(Reuters) – The jury in former Minneapolis policeman Derek Chauvin’s murder trial heard testimony on Wednesday from a cashier who was one of the last people to speak with George Floyd, and a bystander who wept on the witness stand as he described Floyd’s deadly encounter with Chauvin on May 25, 2020.
Chauvin, who is white, has pleaded not guilty to murder and other charges in the arrest of Floyd, a Black man whose death led to daily protests against racial injustice in cities across the country.
Here is some testimony from court on Wednesday:
CHARLES MCMILLAN, EYEWITNESS
“You can’t win!” Charles McMillan can be heard telling Floyd over and over again in videos of the arrest.
One of the first to notice the arrest, McMillan, 61, pulled off his white spectacles and dropped his head into his hands in tears as he watched video of himself stood near Floyd as they dying man called out for his recently deceased mother. The court recessed for about 10 minutes so McMillan could gather himself.
McMillan, who that day was dressed in flip-flops, shorts and a black t-shirt, was one of the last people to speak with Floyd.
“Get up and get in the car,” McMillan says to Floyd.
“I can’t,” Floyd replies in an agonized voice from beneath Chauvin.
McMillan summarized his thinking to the jury: “Once police get the cops on you, you can’t win, so I’m trying to tell him to just cooperate.”
After Floyd’s limp body was loaded into an ambulance, Chauvin got into a police car, and McMillan walked over: “I don’t respect what you did,” he told the officer
“I had to control this guy because he’s a sizeable guy,” Chauvin replies through the window. “It looks like he’s probably on something.”
CHRISTOPHER MARTIN, EYEWITNESS AND CUP FOODS CASHIER
It was Martin, a cashier at the Cup Foods grocery store, who accepted the $20 bill that triggered everything that followed.
“I thought that George didn’t really know it was a fake bill,” Martin, 19, told the jury. He considered letting Cup Foods just dock it from his wages, but ended up telling his manager and a few minutes later police were arresting Floyd on suspicion of passing a counterfeit.
Silent security-camera video played for the jury shows Floyd dressed in a black tank top approaching Cup Food’s counter with a banana in hand, smiling and making cheerful conversation and putting his arm around a woman. Floyd appears to be filled with energy and constantly in motion, at one point almost dancing on the spot, shifting his weight from one foot to the other.
Martin, 19, told the jury that he made conversation with Floyd, asking him if he played baseball. Floyd seemed to take time to find his words but replied that he played football, Martin said.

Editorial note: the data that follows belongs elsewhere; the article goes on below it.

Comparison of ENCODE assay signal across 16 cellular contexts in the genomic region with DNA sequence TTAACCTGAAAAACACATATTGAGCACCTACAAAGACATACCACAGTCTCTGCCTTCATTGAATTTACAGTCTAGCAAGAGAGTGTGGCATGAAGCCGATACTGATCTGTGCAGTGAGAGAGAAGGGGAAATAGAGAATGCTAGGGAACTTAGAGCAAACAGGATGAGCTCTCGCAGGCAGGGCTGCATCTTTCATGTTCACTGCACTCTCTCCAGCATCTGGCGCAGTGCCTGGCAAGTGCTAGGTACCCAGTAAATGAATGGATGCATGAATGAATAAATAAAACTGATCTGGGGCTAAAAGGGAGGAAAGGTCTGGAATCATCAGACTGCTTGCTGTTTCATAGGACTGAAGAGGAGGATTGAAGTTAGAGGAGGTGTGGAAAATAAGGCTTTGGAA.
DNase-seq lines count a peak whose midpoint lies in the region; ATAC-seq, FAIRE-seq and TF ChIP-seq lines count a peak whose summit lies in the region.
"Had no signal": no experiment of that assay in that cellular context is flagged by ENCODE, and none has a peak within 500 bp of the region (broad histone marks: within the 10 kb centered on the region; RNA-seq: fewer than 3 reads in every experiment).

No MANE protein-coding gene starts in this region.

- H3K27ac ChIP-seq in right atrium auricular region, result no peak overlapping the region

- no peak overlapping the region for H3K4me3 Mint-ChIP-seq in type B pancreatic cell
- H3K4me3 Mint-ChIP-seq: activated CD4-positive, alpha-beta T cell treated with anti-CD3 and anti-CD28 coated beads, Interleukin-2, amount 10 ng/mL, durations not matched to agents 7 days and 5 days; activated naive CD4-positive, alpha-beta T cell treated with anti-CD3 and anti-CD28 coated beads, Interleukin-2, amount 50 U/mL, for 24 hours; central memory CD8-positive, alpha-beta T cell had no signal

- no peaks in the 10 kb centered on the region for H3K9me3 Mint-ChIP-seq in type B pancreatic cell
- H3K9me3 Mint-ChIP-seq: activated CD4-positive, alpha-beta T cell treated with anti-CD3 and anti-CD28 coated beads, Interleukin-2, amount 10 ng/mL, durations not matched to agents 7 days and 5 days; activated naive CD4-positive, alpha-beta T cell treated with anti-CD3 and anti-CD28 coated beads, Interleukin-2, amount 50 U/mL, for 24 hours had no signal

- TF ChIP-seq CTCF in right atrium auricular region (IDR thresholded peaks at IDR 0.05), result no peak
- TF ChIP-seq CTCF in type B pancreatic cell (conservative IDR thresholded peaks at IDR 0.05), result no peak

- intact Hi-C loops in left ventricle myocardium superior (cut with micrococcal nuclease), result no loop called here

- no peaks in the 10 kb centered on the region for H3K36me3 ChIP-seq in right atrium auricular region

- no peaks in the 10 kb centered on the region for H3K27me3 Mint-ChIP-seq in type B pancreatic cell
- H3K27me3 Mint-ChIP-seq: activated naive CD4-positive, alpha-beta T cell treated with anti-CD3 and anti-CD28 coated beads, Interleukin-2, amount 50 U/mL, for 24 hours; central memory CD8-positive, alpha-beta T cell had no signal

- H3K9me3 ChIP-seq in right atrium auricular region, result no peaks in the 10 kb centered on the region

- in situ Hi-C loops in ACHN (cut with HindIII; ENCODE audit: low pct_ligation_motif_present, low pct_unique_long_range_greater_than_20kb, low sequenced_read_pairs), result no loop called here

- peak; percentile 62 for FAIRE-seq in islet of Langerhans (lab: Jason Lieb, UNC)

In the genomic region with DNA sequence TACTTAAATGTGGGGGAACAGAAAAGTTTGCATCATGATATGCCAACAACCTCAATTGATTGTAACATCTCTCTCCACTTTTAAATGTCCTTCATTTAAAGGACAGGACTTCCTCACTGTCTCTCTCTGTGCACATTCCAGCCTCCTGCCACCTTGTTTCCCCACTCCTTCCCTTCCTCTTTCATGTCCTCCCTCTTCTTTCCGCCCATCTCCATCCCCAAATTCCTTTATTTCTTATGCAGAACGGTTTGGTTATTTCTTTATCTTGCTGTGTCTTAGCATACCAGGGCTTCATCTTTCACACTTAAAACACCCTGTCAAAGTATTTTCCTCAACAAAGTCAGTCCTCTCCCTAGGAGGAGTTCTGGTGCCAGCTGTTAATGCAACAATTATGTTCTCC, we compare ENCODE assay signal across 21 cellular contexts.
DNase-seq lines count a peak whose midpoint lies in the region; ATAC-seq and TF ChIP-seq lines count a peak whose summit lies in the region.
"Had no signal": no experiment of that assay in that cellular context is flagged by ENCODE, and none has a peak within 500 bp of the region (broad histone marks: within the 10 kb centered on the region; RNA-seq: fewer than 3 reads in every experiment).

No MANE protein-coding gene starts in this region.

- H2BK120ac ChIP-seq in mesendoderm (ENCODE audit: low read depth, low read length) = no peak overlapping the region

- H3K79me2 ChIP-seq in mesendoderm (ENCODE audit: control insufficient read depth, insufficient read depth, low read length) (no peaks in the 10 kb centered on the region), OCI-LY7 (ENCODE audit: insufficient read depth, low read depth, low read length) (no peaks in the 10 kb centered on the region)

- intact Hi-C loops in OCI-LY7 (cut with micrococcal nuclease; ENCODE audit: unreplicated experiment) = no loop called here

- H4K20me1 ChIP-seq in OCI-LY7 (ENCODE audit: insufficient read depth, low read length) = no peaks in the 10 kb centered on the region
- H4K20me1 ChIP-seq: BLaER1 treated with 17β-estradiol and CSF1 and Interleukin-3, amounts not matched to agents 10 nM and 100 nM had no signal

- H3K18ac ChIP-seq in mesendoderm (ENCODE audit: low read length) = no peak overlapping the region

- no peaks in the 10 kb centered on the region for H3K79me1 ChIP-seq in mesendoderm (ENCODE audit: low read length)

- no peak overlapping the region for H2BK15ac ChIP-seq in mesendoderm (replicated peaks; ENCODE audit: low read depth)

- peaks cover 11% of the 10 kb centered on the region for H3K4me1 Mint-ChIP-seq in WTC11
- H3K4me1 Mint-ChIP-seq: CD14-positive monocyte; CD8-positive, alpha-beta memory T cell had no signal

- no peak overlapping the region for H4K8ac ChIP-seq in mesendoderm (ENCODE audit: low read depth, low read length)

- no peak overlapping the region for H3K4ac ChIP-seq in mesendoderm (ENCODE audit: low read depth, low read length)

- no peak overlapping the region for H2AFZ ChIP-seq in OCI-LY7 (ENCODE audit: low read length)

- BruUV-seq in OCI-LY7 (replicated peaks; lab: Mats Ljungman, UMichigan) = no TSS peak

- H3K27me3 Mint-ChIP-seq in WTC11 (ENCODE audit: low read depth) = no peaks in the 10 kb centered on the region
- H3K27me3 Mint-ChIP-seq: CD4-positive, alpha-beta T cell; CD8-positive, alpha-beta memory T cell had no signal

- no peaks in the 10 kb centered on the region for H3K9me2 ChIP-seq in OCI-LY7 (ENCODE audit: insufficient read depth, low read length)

“He seemed very friendly, approachable, he was talkative, he seemed to be having just an average Memorial Day, just living his life,” Martin recalled. “But he did seem high.”
Although the county medical examiner ruled Floyd’s death a homicide resulting from the police restraint, fentanyl and methamphetamine was found in Floyd’s blood at autopsy and Chauvin’s lawyers argue the death was really a drug overdose.
Martin sold Floyd a pack of cigarettes. He told the jury he thought the bill was counterfeit and considered just letting the store deduct it from his wages, but then decided to tell his manager, who told Martin to go and confront Floyd, who had got back into a car outside with two other passengers.
Floyd was “just kind of shaking his head and putting his hands in the air, like, ‘Why is this happening to me?'” Martin said.
Martin’s manager told a coworker to call the police after Floyd and the other passengers refused to come back inside the store.
Martin later said he was upset to see Chauvin on top of Floyd, and went up to another Black man on the sidewalk.
“They’re not going to help us, this is what we deal with,” he recalled telling the other bystander, referring to police.
Martin said he felt guilty.
“I thought if I would not have taken the bill this would have been avoided,” he said.
GENEVIEVE HANSEN, EYEWITNESS AND MINNEAPOLIS FIREFIGHTER
Genevieve Hansen, an off-duty firefighter and paramedic who was near the scene of the arrest, can be heard on the video screaming at the police to check Floyd’s pulse.
“I pled and was desperate,” she testified on Tuesday, dressed in her Minneapolis Fire Department uniform of a white shirt with a badge and black tie. A water bottle shook in her hand as she sipped it to calm her tears.
“It’s what I would have done for anybody,” she said.
She said another officer at the scene told her: “If you really are a Minneapolis firefighter, you would know better than to get involved.”
After her increasingly combative exchanges with Eric Nelson, Chauvin’s lead lawyer, Hennepin County District Judge Peter Cahill sent out the jury and chastised Hansen, warning her not to argue with the court or with lawyers and to return the following day.
On Wednesday, she was on the stand for only a few minutes. Nelson asked her if she showed the police her firefighter identification. She said no. Matthew Frank, a prosecutor, then asked her if she even had her identification with her. She said she did not, because she was off-duty.
(Compiled by Brendan O’Brien in Chicago; editing by Grant McCool)